My cat died on Friday.
I knew it was coming; Oliver was old and had been in decline for a while. He needed insulin shots twice a day. He’d all but stopped eating. And now his arthritis had rendered him incontinent. Even so, I’ve felt utterly blindsided by his death, in part because we had to have him euthanized.
I think the worst thing about losing a pet, beyond the pain of the actual loss, is the particular loneliness of that grief. There’s a certain amount of embarrassment that comes with grieving a pet. One feels a sense of urgency to “get over it” or at least stop talking about it. Anything beyond a day or two is considered unseemly. Most people are too polite to say so, but you are expected to get back to your duties.
Say what you will about pet ownership: that it’s unnatural, that the doting is bizarre and even perverted, a fetish adopted by wealthy, indulgent societies, and then exploited for profit by the pet “industry.” (Pet insurance companies and people that make Halloween costumes for dogs and even some veterinarians.) Maybe all of that is true. But there is also something to be said for inter-species love. It connects to some beautiful, ancient, fundamental thing within us — though what that thing is, isn’t exactly clear. That we can love and be loved by creatures who are not like us is reassuring. It’s hopeful. It suggests that a harmony with the planet’s “other” inhabitants is possible; we do have it in us. The love is real, and it is a powerful thing. Social conventions notwithstanding, it also feels shabby not to mourn openly and deeply.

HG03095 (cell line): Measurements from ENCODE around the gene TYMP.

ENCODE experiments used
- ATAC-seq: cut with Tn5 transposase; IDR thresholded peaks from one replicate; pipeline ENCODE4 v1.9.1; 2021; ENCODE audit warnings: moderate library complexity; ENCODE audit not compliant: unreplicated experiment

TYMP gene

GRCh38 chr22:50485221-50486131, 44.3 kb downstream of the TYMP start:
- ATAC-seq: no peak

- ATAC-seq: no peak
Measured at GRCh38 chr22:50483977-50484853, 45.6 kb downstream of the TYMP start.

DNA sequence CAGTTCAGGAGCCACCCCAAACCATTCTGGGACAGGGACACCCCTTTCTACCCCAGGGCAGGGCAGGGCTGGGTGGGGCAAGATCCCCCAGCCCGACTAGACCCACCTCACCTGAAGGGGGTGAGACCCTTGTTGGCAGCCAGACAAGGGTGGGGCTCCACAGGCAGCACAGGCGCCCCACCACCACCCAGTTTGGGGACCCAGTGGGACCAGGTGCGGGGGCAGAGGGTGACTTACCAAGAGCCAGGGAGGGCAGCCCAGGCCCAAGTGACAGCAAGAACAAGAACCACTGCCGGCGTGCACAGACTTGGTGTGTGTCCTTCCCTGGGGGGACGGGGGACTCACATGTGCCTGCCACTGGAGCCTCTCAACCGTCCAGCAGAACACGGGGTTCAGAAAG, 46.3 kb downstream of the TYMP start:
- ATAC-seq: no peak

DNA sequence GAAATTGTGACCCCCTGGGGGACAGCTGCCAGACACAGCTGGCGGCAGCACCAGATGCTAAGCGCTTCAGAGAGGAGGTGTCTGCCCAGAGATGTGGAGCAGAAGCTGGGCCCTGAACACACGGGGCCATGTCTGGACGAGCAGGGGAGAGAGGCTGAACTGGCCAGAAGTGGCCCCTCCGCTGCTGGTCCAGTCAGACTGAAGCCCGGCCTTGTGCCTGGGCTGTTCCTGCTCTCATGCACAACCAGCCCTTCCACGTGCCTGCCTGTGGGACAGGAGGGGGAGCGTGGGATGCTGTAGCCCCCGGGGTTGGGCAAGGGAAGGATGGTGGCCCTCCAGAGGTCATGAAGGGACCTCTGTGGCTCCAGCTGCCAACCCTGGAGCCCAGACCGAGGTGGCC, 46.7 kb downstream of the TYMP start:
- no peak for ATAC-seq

Individually, as pet owners, we understand this, and when someone we know loses a pet, we sympathize with them. Why then this collective, tacitly-understood expectation that grief for an animal should be brief and relatively tidy?
I want to remember Oliver the way he was when he was at his best. I want to remember his prowess as a hunter — a skill I didn’t like and also couldn’t help but admire. I want to remember the time he took a walk with us, of his own volition. I want to remember how he got tired on that walk and I had to carry him home. I want to remember the way he looked in front of the fireplace with his big, green-gold eyes at half-mast and his fur glowing orange in the firelight.
And I do remember those things. But now I also remember the way he cried when the vet put the needle in his arm. I remember how quickly the light went out in his eyes and his big head drooped between his front legs, and how I was suddenly, sickeningly unsure that we were doing the right thing, only it was too late. And how his body, lying there on the table seemed so perfect to me, so strong and sleek and handsome.
The vet assured us that our choice had been merciful, but losing a pet this way, you can’t help but wonder. How much did Oliver understand? How ready was he? I’ll never know.
That night my husband and I took a walk to escape the oppressive gloom in our house. It was an apricot-colored evening, wonderfully soft. We went to give the cemetery peacock a cupful of birdseed, a kind of offering. On the way home, we stopped to watch the sun set behind a bank of clouds. It was one of those sunsets with the big, sympathy card rays of light shooting out. Look, I said pointing at a particular cloud all lit up around the edges. It looked like a cat, larger than life and curled up in front of the ultimate fireplace.
Maybe it’s sentimental, but I really want to believe it was.